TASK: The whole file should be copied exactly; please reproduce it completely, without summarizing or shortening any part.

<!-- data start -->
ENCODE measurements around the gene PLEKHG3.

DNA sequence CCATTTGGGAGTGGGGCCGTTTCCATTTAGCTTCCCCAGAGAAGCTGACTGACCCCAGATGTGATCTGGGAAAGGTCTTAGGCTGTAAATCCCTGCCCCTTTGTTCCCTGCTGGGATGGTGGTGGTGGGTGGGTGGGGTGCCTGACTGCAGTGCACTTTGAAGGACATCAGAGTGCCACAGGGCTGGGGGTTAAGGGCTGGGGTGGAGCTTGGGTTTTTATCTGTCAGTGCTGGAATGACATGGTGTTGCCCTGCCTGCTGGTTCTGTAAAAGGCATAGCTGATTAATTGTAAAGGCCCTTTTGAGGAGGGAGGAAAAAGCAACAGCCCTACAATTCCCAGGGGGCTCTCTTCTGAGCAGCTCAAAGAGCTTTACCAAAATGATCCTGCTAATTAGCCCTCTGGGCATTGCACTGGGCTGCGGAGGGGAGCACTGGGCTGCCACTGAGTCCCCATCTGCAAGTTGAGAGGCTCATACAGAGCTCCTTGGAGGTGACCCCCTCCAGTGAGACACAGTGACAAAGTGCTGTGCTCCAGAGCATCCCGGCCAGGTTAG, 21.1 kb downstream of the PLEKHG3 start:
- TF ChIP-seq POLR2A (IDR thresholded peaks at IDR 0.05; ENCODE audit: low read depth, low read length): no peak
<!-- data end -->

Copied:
ENCODE measurements around the gene PLEKHG3.

DNA sequence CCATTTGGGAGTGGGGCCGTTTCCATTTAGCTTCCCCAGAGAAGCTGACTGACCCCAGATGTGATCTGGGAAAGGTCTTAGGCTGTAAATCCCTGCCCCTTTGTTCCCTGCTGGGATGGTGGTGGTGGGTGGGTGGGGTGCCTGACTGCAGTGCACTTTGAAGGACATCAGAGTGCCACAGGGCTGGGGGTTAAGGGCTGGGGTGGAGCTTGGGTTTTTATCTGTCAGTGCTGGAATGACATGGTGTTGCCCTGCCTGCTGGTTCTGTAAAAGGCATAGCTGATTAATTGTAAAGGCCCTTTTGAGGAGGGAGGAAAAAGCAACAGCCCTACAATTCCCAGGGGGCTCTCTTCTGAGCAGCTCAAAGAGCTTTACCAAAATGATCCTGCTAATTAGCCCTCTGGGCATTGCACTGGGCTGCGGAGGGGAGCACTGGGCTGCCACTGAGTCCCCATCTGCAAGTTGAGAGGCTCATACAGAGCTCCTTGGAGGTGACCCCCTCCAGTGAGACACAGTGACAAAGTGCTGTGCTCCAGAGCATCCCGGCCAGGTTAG, 21.1 kb downstream of the PLEKHG3 start:
- TF ChIP-seq POLR2A (IDR thresholded peaks at IDR 0.05; ENCODE audit: low read depth, low read length): no peak